United States District Court, D. Massachusetts
MEMORANDUM AND ORDER ON DEFENDANTS’ MOTION TO DISMISS PLAINTIFF’S COMPLAINT (DKT. NO. 6)
MARK G. MASTROIANNI, UNITED STATES DISTRICT JUDGE.
Plaintiff Heidi Germanowski was terminated from her position as First Assistant Registrar in the Berkshire Middle District Registry of Deeds (“Registry”) in February of 2015. On April 20, 2015, she filed this action against her former supervisor, Patricia Harris, individually and in her official capacity as Register of Deeds (“Harris”), and the Commonwealth of Massachusetts (collectively “Defendants”) alleging her termination violated her rights under the Family Medical Leave Act of 1993, 29 U.S.C. § 2615 (“FMLA”) and violated state law. Defendants moved to dismiss the two counts brought pursuant to the FMLA and requested the court decline to exercise supplemental jurisdiction over the remaining state law claims, thereby disposing of the action in its entirety. For the reasons explained below, the court grants Defendants’ motion.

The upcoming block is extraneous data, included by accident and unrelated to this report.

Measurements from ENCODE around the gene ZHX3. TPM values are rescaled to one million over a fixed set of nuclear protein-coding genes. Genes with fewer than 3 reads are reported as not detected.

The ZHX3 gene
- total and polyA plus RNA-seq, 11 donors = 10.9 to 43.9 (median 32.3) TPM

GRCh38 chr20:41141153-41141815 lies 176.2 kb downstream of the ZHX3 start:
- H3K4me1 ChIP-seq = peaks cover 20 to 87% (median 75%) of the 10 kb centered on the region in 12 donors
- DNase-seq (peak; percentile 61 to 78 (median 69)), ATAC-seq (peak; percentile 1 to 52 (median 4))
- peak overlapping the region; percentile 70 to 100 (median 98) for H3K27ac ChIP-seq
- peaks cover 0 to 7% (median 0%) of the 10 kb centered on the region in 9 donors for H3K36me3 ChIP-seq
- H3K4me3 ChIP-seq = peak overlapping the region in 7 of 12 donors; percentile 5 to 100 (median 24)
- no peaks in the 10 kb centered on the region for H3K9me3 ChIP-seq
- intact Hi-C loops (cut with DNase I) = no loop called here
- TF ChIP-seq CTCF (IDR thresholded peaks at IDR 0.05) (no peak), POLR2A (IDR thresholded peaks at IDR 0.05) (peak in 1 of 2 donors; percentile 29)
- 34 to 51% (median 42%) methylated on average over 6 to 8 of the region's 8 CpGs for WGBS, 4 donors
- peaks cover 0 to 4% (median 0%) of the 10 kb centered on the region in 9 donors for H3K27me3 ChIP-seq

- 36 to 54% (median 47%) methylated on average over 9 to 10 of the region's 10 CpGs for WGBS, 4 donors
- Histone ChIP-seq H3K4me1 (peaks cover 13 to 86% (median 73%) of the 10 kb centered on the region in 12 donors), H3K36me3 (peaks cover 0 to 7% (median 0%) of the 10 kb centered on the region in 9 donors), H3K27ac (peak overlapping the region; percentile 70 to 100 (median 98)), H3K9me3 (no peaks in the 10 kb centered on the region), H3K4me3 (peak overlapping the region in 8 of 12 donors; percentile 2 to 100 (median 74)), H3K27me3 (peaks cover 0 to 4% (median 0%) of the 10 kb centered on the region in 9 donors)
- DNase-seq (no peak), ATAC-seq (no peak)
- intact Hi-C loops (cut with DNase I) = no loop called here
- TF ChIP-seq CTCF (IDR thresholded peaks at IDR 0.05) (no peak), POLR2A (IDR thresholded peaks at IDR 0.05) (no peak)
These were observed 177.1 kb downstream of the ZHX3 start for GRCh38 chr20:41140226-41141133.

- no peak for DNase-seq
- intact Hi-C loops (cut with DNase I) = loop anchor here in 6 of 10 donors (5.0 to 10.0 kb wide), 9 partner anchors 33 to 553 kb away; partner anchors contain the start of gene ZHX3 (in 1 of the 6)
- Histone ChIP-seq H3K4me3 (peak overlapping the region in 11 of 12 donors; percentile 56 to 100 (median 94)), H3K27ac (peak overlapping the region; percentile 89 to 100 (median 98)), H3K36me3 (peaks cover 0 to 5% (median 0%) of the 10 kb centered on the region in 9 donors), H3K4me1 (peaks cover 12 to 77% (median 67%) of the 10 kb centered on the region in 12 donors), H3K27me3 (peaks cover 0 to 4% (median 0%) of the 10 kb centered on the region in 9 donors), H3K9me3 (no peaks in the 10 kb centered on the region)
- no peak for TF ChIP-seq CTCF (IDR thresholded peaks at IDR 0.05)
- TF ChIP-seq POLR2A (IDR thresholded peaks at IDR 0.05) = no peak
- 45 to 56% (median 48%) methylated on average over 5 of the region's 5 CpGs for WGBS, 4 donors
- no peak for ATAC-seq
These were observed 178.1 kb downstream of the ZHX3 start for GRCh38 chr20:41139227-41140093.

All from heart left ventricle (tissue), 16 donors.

Plaintiff began working at the Registry as a recording clerk in 2002. (Compl. ¶ 6, Dkt. No. 1.) She received several promotions over the next ten years and in October of 2012 she was promoted to serve as First Assistant Register. (Id. at ¶¶ 6, 12.) During 2012 one of her colleagues at the Registry, Harris, then the Second Assistant Register, was running for the position of Register. (Id. at ¶¶ 9-10.) Plaintiff actively participated in Harris’s campaign. (Id. at ¶ 11.) In November of 2012, Harris was elected Register and, in January of 2013, after beginning her term as Register, Harris asked Plaintiff to continue as First Assistant Register. (Id. at ¶¶ 14-16.) The following year, in the spring of 2014, Plaintiff began experiencing fatigue, hair loss, aches, anxiety, stress, and gastrointestinal pains. (Id. at ¶¶ 18-19.) She visited several physicians at that time and informed Harris about her health issues. (Id. at ¶ 19.)